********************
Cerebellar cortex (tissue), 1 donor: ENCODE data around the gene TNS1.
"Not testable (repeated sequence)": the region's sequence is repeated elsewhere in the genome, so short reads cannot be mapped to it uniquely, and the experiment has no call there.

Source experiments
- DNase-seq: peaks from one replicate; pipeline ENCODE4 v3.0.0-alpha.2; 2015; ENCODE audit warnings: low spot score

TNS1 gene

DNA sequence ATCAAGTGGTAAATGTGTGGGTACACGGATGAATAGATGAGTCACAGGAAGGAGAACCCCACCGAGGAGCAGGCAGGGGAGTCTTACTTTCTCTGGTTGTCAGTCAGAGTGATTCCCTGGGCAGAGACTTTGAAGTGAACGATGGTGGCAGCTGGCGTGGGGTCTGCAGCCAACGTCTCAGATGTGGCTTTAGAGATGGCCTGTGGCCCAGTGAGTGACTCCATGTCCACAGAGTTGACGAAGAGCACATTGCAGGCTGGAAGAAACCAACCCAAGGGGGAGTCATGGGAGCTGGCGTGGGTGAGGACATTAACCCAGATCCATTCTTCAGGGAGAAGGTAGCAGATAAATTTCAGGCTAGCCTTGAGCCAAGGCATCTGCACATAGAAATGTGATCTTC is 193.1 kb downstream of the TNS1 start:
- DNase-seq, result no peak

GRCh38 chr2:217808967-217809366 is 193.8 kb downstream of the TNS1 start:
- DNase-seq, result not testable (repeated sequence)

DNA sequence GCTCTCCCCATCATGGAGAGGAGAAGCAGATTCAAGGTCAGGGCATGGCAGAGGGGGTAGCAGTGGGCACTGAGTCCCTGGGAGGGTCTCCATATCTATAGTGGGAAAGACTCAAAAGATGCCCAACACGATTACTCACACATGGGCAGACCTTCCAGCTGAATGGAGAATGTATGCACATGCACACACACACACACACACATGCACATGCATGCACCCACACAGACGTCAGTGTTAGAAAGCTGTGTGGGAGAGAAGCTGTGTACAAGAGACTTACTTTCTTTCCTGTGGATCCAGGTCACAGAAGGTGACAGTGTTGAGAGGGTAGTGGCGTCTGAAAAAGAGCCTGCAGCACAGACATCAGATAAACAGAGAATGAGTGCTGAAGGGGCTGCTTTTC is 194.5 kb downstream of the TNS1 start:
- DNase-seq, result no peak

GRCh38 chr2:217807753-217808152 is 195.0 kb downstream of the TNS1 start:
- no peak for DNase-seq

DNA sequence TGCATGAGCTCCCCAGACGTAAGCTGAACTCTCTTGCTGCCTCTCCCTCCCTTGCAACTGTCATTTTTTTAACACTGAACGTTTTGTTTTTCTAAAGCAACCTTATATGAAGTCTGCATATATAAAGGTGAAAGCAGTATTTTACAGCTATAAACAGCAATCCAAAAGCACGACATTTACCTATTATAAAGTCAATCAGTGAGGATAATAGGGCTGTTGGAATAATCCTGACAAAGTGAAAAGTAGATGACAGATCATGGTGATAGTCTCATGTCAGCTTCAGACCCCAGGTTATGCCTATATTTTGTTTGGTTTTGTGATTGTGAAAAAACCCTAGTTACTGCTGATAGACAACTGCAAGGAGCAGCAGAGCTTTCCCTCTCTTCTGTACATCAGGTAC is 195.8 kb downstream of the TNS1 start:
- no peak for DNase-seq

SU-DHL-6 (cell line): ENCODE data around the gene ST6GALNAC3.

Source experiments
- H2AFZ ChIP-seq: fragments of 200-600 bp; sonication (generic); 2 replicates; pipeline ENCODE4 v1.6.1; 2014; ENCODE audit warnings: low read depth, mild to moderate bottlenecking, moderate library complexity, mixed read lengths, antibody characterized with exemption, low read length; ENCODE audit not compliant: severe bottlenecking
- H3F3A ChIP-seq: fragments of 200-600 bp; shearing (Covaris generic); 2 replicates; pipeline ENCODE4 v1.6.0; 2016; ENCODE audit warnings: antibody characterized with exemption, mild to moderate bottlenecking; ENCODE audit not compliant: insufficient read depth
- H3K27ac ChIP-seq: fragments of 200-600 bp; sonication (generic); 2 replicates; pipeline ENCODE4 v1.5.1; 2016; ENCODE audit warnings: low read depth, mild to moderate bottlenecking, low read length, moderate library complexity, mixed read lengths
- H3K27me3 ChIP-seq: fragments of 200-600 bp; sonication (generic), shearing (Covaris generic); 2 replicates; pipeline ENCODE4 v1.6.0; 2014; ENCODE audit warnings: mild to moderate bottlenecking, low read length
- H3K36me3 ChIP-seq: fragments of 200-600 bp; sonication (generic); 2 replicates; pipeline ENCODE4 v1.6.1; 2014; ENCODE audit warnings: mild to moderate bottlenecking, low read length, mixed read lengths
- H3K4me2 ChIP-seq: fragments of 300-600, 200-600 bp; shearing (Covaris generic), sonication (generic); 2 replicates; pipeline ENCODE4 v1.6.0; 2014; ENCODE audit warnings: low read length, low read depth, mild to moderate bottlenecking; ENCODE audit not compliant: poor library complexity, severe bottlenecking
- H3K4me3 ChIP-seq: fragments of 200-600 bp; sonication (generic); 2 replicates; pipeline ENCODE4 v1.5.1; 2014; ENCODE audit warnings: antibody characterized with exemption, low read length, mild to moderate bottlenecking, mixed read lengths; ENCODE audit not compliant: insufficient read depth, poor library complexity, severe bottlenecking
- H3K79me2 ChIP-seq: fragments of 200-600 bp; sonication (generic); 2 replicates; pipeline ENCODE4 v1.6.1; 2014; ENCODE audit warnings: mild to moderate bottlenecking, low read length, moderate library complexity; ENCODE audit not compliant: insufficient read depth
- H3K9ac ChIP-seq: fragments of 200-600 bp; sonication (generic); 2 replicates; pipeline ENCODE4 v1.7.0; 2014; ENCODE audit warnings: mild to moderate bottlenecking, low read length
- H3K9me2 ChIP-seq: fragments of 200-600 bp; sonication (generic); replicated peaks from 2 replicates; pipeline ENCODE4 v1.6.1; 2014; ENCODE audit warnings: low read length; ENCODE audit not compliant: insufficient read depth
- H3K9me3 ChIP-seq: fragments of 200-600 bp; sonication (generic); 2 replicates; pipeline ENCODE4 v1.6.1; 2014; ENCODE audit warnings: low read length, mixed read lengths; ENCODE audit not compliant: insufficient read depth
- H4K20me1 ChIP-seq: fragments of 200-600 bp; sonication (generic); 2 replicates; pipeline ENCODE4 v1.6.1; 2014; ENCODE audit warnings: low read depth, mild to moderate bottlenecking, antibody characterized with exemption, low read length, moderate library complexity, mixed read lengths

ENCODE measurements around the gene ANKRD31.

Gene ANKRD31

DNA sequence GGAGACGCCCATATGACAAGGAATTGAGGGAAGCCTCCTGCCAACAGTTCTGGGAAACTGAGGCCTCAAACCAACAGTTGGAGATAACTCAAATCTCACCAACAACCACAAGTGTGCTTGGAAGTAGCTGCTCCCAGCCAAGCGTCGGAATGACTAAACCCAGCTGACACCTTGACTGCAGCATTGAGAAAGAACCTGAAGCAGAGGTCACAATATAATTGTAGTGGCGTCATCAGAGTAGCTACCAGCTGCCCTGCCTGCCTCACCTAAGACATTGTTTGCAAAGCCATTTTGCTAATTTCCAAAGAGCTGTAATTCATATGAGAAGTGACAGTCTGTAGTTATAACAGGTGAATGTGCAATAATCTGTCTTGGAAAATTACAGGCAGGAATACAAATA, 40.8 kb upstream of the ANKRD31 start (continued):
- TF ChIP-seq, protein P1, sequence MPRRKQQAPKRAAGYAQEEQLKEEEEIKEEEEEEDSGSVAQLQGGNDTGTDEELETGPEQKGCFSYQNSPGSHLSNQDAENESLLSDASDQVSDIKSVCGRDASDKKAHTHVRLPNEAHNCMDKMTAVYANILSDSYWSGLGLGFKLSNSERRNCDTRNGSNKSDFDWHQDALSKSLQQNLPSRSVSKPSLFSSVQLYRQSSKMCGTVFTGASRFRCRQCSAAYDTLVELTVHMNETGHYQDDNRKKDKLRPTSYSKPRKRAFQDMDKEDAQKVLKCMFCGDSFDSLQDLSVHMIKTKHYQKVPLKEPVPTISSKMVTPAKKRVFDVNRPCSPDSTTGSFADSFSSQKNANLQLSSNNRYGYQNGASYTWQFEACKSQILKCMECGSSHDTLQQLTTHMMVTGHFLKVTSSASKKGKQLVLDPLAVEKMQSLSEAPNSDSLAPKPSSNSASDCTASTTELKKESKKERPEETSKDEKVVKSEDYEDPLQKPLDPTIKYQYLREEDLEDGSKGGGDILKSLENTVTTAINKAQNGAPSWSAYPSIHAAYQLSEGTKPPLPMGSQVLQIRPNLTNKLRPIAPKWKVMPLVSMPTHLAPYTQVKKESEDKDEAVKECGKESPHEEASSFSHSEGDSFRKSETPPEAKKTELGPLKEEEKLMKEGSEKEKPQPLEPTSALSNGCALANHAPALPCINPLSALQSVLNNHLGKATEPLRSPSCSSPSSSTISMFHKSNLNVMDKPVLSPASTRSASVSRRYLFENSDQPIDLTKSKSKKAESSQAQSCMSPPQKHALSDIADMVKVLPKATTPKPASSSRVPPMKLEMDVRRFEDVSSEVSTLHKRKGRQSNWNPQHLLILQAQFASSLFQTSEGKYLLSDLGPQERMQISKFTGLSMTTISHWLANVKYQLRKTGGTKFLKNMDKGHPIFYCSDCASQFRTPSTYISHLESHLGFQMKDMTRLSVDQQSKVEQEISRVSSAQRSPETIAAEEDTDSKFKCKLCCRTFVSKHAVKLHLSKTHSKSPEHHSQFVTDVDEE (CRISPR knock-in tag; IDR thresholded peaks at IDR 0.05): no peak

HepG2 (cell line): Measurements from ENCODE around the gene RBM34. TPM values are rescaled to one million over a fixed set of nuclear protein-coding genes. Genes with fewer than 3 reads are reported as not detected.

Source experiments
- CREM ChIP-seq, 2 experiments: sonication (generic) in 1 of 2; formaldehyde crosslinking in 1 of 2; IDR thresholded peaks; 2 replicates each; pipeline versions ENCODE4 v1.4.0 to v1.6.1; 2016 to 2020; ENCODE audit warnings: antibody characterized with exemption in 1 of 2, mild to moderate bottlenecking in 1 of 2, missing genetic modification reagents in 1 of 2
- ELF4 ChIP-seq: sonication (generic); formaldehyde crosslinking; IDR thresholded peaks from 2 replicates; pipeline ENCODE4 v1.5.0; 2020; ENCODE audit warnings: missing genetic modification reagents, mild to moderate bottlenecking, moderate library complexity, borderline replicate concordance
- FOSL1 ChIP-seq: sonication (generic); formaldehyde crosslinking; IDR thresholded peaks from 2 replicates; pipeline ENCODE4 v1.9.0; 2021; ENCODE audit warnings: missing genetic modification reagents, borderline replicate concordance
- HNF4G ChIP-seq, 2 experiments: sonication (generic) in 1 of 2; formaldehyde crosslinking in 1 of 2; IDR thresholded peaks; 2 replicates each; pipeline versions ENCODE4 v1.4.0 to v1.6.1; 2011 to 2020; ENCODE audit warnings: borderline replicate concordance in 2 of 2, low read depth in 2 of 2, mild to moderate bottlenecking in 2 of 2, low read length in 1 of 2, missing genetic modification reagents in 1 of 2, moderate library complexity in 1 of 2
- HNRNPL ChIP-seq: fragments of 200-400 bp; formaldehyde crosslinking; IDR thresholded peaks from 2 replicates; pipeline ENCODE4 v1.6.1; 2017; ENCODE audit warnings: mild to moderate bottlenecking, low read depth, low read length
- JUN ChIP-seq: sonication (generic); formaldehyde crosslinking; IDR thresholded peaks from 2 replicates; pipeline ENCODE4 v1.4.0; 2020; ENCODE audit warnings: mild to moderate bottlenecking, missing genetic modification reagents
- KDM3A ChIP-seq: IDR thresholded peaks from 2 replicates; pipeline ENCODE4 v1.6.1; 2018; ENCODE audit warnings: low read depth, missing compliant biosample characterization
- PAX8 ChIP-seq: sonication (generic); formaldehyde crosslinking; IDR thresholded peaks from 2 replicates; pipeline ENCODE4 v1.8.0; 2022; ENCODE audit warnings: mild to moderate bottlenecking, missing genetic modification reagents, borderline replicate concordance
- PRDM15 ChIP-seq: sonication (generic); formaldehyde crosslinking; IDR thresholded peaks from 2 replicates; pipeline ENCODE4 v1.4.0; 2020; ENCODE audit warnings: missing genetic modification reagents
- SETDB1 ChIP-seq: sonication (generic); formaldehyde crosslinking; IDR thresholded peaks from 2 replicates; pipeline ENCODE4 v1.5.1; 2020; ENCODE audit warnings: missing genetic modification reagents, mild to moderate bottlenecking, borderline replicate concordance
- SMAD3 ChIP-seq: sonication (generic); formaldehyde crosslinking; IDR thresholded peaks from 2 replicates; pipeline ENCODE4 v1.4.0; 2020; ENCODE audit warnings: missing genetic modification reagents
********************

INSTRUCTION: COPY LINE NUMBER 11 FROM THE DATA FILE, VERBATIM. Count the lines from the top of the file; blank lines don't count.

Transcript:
- DNase-seq, result no peak